16-cylinder are rare, but they’re not unusual. Automakers started using V16 mills in the 1930s, when carmakers like Cadillac and Marmon dropped them in luxury cars. Peerless also built a prototype in 1932. Both BMW and Mercedes-Benz experimented with V16 layouts in the 1980s, while Cadillac and Rolls-Royce rolled out V16 concept cars in the 2000s. Every Bugatti since the Veyron has been fitted with a W16.
As far as race cars go, Maserati, Auto Union and Alfa Romeo developed their own V16s in the 1930s and the German outfit actually dominated the Grand Prix scene with them. But the flat-16 layout is a unicorn. Coventry Climax built a prototype in the 1960s, but it was quickly dropped due to reliability problems.
Then Porsche came up with its own version of the flat-16, which was only an inch away from becoming a production unit for the 917 race car.
Porsche’s flat-16 engine is linked to the company’s efforts in the American Can-Am racing series. Unlike other championships, the Can-Am had very open rules. The relaxed regulations spawned very powerful cars fitted with American V-8 engine rated at more than 600 horsepower in the 1960s and in excess of 800 in the early 1970s.
Porsche joined the series in 1970 with the 908 and the 917K Le Mans car, but both proved underpowered against racers from McLaren, Lola, and Chaparral. In pursuit of more oomph, Porsche decided to add more cylinders to its successful flat-12. The result was a 7.2-liter flat-16 that developed a whopping 880 horsepower at 8,000 rpm. It’s important to remember that this was a naturally aspirated mill.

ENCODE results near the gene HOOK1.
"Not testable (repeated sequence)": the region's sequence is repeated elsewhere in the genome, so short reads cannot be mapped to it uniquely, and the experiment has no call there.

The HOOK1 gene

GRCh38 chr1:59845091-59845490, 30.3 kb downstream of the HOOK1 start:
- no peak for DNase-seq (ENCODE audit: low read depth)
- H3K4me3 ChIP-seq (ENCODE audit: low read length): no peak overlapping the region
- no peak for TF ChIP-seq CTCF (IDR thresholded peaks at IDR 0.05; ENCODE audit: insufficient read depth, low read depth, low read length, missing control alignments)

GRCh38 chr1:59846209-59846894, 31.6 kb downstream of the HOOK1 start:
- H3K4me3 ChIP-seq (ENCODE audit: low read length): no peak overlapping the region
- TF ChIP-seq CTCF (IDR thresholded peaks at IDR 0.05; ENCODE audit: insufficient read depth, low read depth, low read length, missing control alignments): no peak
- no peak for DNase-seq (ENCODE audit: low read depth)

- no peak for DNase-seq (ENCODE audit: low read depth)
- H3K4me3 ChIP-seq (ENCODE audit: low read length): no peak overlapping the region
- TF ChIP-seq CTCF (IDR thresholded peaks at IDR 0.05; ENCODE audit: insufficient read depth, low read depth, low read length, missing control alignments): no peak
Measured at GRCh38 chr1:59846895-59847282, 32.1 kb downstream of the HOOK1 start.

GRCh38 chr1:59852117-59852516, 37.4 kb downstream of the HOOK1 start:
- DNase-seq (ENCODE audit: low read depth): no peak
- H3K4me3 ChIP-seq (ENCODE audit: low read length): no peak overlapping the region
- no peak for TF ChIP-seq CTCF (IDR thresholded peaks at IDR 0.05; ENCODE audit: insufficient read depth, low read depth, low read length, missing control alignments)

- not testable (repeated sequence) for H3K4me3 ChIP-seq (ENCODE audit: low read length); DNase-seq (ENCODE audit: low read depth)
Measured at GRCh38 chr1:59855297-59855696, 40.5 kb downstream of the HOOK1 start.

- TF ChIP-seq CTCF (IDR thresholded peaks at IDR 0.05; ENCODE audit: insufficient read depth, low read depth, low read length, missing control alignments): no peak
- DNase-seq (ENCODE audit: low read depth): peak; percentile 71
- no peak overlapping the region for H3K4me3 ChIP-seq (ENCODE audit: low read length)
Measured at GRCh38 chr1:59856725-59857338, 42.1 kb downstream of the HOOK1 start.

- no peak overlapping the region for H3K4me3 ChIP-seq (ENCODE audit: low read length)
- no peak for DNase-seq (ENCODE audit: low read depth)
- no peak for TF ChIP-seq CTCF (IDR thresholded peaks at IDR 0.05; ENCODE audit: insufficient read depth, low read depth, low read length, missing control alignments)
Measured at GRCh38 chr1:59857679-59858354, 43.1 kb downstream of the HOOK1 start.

The massive flat-16 was dropped in a modified 917. It featured a cleaner exterior compared to the Le Mans car and a modified chassis and rear hood to fit the larger engine. The Germans built four of them with a clear intent to take it to Can-Am and ran extensive testing with Mark Donohue behind the wheel.
Donohue described the 917 flat-16 as a monster and said of the engine itself that it would have been capable of up to 2,000 horsepower with turbocharging. But the flat-16 never made it on the race track. So what went wrong?
Nothing really. The flat-16 was powerful enough for the series and highly reliable, but Porsche decided to go the turbo way with the smaller flat-12. It continued to race the naturally aspirated flat-12 in 1971, but introduced a turbocharged, 5.0-liter version of the same mill in 1972.
Rated at a massive 900 horsepower, it was used in the 917/10K and won the Can-Am championship, putting an end to McLaren’s domination after five years.
While the 917/10 wasn’t notably more powerful than the 917 fitted with the naturally aspirated flat-16, Porsche returned to Can-Am with the 917/30 in 1973. Fitted with twin-turbo, 5.4-liter flat-12 rated at up to 1,580 horsepower, the 917/30 helped Porsche take the championship home effortlessly. In 2021, the 917/30 is still the most powerful race car ever built.
So unlike other experimental engines of the same variety, Porsche’s flat-16 didn’t fail. The Germans simply considered that a turbo layout was better, so they opted to retire the flat-16 before it hit the track in an official event. Two of the four flat-16 engines have survived to this day and one of them is still fitted in the white-painted, unmarked 917 that served as a test bed in 1971.
This unsung hero rests in the Porsche museum, but it’s being showcased at public events from time to time. If you’re lucky enough, you might just see it in the metal one day. If you’re looking to reach automotive Valhalla, just pray to the gods that Porsche fires up that flat-16 monster on a race track some day.